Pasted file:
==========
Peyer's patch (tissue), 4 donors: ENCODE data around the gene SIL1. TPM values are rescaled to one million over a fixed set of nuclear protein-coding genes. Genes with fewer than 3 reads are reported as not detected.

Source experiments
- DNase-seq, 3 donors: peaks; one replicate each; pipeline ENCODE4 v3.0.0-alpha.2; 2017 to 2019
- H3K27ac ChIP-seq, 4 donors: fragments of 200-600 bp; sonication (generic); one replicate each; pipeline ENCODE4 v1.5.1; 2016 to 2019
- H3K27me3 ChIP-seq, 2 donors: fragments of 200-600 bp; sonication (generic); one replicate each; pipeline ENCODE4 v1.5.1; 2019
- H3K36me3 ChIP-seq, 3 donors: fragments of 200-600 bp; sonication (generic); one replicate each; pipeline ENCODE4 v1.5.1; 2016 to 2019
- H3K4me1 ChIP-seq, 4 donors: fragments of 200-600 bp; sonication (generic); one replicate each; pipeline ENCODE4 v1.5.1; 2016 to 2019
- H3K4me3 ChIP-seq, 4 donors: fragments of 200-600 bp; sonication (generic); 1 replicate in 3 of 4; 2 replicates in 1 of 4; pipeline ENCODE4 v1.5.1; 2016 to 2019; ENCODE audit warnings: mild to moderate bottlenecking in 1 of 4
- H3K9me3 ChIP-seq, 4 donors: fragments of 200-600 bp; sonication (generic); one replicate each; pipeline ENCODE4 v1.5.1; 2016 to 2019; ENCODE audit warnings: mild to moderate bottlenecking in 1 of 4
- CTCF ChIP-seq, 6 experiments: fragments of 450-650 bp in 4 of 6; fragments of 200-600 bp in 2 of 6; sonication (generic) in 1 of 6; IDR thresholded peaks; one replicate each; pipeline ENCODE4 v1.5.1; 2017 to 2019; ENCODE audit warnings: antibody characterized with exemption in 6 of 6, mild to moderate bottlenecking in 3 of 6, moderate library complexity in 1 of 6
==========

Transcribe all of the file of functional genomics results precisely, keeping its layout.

Peyer's patch (tissue), 4 donors: ENCODE data around the gene SIL1. TPM values are rescaled to one million over a fixed set of nuclear protein-coding genes. Genes with fewer than 3 reads are reported as not detected.

Source experiments
- DNase-seq, 3 donors: peaks; one replicate each; pipeline ENCODE4 v3.0.0-alpha.2; 2017 to 2019
- H3K27ac ChIP-seq, 4 donors: fragments of 200-600 bp; sonication (generic); one replicate each; pipeline ENCODE4 v1.5.1; 2016 to 2019
- H3K27me3 ChIP-seq, 2 donors: fragments of 200-600 bp; sonication (generic); one replicate each; pipeline ENCODE4 v1.5.1; 2019
- H3K36me3 ChIP-seq, 3 donors: fragments of 200-600 bp; sonication (generic); one replicate each; pipeline ENCODE4 v1.5.1; 2016 to 2019
- H3K4me1 ChIP-seq, 4 donors: fragments of 200-600 bp; sonication (generic); one replicate each; pipeline ENCODE4 v1.5.1; 2016 to 2019
- H3K4me3 ChIP-seq, 4 donors: fragments of 200-600 bp; sonication (generic); 1 replicate in 3 of 4; 2 replicates in 1 of 4; pipeline ENCODE4 v1.5.1; 2016 to 2019; ENCODE audit warnings: mild to moderate bottlenecking in 1 of 4
- H3K9me3 ChIP-seq, 4 donors: fragments of 200-600 bp; sonication (generic); one replicate each; pipeline ENCODE4 v1.5.1; 2016 to 2019; ENCODE audit warnings: mild to moderate bottlenecking in 1 of 4
- CTCF ChIP-seq, 6 experiments: fragments of 450-650 bp in 4 of 6; fragments of 200-600 bp in 2 of 6; sonication (generic) in 1 of 6; IDR thresholded peaks; one replicate each; pipeline ENCODE4 v1.5.1; 2017 to 2019; ENCODE audit warnings: antibody characterized with exemption in 6 of 6, mild to moderate bottlenecking in 3 of 6, moderate library complexity in 1 of 6